LIMESTONE, Maine — Officials with the Aroostook National Wildlife Refuge are reminding the public that the refuge’s lands are closed to hunting, as the site is currently undergoing an aggressive restoration program to create wildlife habitat.
Efforts to restore the land and natural populations have been ongoing since 1998, when 4,700 acres at the former Loring Air Force Base were transferred from the U.S. Air Force to the U.S. Fish and Wildlife Service.
According to Refuge Manager Bill Kolodnicki, efforts to restore the land have included removing former military buildings (except for the historically protected ones, like the bunkers) and bringing back the natural vegetation to help native populations return to the site.
Refuge workers are also helping to restore native populations to the land, like moose, deer and coyote. The refuge is also crucial habitat for an extensive population of neotropical migratory birds.
As the saying goes, what’s good for the goose is good for the gander and many public hiking trails have been created for the public at the wildlife haven. In the winter, trails are available for cross-country skiing.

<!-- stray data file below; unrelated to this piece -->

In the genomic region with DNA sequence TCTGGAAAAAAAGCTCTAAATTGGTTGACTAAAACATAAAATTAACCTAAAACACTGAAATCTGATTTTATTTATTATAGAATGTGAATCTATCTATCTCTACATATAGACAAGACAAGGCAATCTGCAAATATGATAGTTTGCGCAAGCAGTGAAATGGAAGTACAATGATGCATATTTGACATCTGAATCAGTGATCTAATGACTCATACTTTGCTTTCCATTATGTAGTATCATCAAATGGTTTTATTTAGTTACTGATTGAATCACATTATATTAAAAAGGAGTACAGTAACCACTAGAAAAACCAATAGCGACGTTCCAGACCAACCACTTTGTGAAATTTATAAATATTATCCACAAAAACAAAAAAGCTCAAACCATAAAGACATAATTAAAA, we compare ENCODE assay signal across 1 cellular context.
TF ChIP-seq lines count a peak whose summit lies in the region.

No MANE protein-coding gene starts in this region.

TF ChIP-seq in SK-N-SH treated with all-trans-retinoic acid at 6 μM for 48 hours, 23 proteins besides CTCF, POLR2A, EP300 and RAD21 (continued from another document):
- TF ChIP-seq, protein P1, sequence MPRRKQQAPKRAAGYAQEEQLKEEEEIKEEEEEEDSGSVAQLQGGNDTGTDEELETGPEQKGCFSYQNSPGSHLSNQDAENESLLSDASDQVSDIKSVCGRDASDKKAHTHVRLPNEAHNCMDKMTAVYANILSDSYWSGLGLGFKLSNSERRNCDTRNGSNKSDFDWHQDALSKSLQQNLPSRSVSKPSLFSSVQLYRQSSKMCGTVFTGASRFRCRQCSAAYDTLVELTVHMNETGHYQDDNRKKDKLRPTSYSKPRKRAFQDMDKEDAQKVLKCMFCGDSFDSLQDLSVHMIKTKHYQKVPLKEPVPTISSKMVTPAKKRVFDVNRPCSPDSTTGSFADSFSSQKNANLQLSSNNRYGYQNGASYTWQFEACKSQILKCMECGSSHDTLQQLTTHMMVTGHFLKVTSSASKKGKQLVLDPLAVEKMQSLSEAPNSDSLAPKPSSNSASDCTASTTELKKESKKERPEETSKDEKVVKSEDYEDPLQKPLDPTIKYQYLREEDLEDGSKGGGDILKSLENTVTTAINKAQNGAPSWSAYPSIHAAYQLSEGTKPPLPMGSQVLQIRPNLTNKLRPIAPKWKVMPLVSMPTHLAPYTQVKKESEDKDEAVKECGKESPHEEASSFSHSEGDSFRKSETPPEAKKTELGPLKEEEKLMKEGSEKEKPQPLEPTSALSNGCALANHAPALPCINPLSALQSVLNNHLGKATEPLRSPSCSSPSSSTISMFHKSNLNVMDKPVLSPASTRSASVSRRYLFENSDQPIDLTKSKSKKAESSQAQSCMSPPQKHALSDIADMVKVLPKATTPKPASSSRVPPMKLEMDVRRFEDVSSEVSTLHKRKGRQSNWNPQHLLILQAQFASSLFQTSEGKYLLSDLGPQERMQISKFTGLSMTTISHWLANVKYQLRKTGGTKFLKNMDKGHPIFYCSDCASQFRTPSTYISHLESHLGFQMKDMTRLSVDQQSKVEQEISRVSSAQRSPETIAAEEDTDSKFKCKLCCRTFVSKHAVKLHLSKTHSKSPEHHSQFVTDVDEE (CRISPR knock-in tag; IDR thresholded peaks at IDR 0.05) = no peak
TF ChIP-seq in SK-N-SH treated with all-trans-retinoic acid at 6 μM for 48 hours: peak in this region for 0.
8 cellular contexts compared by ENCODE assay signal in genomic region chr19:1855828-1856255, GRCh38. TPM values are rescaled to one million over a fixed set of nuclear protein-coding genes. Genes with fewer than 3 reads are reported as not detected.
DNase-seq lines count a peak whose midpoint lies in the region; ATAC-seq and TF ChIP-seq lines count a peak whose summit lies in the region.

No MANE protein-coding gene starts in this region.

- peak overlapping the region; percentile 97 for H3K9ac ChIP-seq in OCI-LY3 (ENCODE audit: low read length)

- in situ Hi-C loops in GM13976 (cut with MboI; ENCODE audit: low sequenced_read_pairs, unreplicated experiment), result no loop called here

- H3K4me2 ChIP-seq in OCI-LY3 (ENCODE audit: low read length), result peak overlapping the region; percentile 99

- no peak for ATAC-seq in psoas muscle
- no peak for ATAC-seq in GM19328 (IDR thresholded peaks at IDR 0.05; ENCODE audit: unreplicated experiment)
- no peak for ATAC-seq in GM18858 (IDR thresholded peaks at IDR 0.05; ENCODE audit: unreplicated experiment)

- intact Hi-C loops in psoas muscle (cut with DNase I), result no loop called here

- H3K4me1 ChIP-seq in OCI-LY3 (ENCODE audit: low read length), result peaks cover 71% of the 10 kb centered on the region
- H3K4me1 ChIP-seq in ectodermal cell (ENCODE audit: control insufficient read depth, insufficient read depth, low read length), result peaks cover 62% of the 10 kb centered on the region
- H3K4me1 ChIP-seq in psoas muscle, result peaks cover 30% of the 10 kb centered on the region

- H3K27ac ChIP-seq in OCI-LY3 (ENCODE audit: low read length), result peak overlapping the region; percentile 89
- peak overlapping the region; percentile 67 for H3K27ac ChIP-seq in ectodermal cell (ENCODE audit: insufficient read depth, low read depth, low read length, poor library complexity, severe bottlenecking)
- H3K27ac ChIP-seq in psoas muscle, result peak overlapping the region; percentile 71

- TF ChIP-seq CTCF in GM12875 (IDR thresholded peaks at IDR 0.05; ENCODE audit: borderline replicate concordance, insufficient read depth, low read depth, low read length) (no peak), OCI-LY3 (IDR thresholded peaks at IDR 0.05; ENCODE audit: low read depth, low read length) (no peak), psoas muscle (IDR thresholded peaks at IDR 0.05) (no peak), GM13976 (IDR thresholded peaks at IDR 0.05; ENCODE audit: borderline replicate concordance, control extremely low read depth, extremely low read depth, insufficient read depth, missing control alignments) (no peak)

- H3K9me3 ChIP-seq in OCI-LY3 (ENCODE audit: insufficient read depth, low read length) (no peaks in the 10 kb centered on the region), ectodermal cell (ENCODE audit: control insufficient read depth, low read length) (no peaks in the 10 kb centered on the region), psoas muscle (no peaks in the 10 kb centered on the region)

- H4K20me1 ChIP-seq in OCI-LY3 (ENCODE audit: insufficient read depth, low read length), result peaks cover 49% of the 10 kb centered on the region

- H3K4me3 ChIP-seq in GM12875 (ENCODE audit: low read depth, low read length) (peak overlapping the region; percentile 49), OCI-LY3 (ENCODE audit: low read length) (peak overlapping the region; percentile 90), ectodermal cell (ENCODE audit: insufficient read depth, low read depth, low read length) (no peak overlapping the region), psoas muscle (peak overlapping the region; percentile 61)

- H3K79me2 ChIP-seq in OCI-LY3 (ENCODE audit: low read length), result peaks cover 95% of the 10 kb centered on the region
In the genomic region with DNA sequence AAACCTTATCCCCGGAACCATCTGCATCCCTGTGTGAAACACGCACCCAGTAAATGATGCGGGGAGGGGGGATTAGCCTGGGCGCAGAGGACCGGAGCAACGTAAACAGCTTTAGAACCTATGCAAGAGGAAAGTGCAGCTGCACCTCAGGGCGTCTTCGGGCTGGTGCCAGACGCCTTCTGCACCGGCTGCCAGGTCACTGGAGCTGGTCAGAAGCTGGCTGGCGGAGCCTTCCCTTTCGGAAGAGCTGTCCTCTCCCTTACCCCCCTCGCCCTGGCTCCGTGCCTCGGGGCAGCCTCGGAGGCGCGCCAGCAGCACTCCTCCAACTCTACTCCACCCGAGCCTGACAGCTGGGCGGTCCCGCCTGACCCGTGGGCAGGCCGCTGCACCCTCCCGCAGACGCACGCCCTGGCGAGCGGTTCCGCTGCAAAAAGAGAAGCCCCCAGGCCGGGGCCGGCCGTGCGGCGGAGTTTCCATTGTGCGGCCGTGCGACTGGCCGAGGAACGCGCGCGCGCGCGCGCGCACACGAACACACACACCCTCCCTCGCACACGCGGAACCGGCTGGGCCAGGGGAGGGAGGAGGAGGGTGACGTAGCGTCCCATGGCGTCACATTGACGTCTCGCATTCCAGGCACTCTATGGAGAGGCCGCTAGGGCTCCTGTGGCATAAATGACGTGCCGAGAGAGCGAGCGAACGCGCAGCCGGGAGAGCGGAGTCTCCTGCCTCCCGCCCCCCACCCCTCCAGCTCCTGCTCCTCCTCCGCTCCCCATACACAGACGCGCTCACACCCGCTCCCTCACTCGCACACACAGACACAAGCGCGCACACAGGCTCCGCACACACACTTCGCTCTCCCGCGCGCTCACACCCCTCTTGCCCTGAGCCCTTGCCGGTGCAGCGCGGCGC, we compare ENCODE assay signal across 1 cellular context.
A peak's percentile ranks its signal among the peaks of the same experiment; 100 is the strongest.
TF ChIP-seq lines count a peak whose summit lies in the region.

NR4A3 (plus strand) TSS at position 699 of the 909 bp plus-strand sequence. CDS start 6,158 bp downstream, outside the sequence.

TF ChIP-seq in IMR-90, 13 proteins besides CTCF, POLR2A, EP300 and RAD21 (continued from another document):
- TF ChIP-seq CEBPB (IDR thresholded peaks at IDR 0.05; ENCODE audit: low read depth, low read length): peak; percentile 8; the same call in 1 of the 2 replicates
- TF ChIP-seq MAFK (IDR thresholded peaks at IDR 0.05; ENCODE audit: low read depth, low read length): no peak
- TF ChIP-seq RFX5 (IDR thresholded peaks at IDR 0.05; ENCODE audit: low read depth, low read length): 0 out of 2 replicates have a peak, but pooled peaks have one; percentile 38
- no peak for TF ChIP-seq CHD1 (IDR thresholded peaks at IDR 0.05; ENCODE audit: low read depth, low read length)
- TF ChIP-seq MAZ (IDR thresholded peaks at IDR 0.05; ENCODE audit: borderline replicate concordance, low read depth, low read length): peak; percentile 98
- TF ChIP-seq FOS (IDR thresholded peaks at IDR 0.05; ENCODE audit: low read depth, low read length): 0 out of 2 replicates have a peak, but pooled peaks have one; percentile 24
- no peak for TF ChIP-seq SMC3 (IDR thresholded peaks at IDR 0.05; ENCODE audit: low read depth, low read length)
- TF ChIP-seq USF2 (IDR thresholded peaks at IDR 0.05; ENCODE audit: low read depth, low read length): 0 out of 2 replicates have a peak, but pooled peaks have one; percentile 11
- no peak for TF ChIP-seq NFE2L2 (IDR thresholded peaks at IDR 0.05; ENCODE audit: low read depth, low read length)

Trails are open from 30 minutes before sunrise until 30 minutes after sunset.
Though the public is reminded that hunting is not permissible on the refuge’s protected lands, restoration efforts have been occasionally marred over the last seven years with intermittent poaching, trespassing and theft.
Officials are furthering habitat management and recreation plans for the refuge, but until planning and restoration are more complete, the refuge will remain closed to hunting.
For information regarding the Aroostook NWR, call 328-4634 or visit fws.gov/northeast/Aroostook.